8 ways to kill your intranet and other problems!

Fancy sorting this mess out?
I appear to have been a bit lax (again) about updating this blog so to stop that that in its tracks here are two articles I have read recently about intranets, which I think will be of interest more widely.

The first article is from CMS Wire and is called "8 ways to kill your intranet" in the article the author looks at some of the mistakes organisations can make when developing intranets.

The first mistake the author looks at is an intranet not being structured very well. All intranet managers should know how important it is to have a good information archictecture in place. However what the author suggests doing is to "focus on maintaining an organisational structure". This would seem to go against what most people believe is a better way to structure an intranet which is by task, but I'm not going to linger on this too much as there are 7 other mistakes!

Related to a lack of structure is an excessive amount of parent pages. Now this isn't something you would expect on intranets, wikis certainly, but intranets less so. However the author suggests it can be a big mistake and something that intranet administrators need to keep a close eye to ensure intranets don't get out of control.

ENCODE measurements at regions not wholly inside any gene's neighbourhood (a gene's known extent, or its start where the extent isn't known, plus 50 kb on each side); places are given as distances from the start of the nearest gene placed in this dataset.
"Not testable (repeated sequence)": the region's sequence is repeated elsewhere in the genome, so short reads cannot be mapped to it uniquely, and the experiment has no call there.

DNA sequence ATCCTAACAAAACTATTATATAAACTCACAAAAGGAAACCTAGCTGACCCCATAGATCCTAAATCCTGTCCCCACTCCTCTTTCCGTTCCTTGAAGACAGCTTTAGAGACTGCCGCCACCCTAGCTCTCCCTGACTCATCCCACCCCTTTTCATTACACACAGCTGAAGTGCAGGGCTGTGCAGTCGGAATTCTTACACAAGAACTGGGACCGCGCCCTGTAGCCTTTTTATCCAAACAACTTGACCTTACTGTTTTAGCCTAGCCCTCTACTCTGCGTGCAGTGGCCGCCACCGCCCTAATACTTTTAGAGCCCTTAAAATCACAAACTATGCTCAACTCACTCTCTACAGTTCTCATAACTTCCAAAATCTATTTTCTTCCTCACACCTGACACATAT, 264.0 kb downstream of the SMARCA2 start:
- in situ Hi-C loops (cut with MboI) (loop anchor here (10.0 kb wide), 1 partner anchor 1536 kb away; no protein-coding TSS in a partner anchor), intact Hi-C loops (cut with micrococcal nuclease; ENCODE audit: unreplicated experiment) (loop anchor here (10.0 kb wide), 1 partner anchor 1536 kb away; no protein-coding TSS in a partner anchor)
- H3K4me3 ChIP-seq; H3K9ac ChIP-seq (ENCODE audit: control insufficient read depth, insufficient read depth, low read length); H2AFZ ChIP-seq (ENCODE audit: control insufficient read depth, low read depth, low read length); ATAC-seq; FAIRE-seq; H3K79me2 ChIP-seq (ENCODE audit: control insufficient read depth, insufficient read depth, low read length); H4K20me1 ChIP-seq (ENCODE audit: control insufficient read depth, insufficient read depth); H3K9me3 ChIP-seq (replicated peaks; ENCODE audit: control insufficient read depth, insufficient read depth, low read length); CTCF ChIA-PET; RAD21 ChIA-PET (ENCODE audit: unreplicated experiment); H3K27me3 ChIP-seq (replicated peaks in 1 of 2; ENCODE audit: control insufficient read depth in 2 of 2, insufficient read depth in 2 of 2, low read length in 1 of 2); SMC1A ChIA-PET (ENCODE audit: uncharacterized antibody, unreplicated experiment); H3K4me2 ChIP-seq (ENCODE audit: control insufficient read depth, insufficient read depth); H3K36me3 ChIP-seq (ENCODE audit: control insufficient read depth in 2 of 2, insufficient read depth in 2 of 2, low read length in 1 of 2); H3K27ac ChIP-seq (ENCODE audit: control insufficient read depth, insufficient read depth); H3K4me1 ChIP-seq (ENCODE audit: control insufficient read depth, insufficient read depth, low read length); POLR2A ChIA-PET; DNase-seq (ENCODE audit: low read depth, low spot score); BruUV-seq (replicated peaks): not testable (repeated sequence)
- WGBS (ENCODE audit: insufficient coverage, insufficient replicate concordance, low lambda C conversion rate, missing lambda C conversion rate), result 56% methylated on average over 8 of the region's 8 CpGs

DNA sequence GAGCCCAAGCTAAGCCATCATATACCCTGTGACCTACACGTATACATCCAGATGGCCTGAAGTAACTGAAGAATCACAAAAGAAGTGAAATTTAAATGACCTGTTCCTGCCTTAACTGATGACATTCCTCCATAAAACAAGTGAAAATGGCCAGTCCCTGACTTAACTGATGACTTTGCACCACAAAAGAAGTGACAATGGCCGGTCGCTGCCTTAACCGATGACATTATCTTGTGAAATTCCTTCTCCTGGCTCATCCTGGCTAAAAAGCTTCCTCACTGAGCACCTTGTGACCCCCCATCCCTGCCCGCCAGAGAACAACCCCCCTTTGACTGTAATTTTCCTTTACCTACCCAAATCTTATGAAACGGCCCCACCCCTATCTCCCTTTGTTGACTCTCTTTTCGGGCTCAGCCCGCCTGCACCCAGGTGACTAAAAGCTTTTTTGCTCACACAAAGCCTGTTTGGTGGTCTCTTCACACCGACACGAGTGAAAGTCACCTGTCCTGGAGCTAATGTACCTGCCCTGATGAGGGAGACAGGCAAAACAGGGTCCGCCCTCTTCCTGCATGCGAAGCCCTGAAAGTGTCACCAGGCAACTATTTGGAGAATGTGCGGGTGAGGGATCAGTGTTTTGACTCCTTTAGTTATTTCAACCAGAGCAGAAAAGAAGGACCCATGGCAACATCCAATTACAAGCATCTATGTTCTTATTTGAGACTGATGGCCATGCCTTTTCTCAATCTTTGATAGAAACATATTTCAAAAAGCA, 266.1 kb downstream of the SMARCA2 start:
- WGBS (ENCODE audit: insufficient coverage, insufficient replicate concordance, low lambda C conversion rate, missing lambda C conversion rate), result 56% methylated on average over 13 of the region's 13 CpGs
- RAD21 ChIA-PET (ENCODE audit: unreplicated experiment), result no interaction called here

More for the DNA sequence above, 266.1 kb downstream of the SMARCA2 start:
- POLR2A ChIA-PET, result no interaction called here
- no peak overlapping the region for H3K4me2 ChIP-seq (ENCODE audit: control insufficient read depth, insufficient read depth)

Another related issue is hiding navigation tools, so this is about ensuring the ways by which users can navigate your intranet are consistent and obvious. So tools like related pages and breadcrumbs should help users find the content they're looking for and help them understand where they are in the intranet structure. A big issue which the author looks at is poor tagging, metadata and labelling, these are all essential to have in place especially to support search.

Of course it's all very well having a great structure and perfect search in place if the content that is being returned is old and really poor quality. This is a surefire way to ensure people stop using your intranet. For me these are the most important mistakes to avoid, although the article does list a few more mistakes which organisations can make.

Related to this article, is an article I read this morning by Rebecca Jackson. In this article Rebecca asks "How unique are your intranet problems?" and reports on an intranet engagement workshop she ran recently where the problems identified by intranet managers aren't unique and that there is probably somewhere out there who has the same problem, or who has a worse intranet! I think this is important to note when you are trying to address one of the problems listed by Rebecca, knowing that other intranet managers may be dealing with the same problem in my mind doesn't make it seem as big or difficult a problem.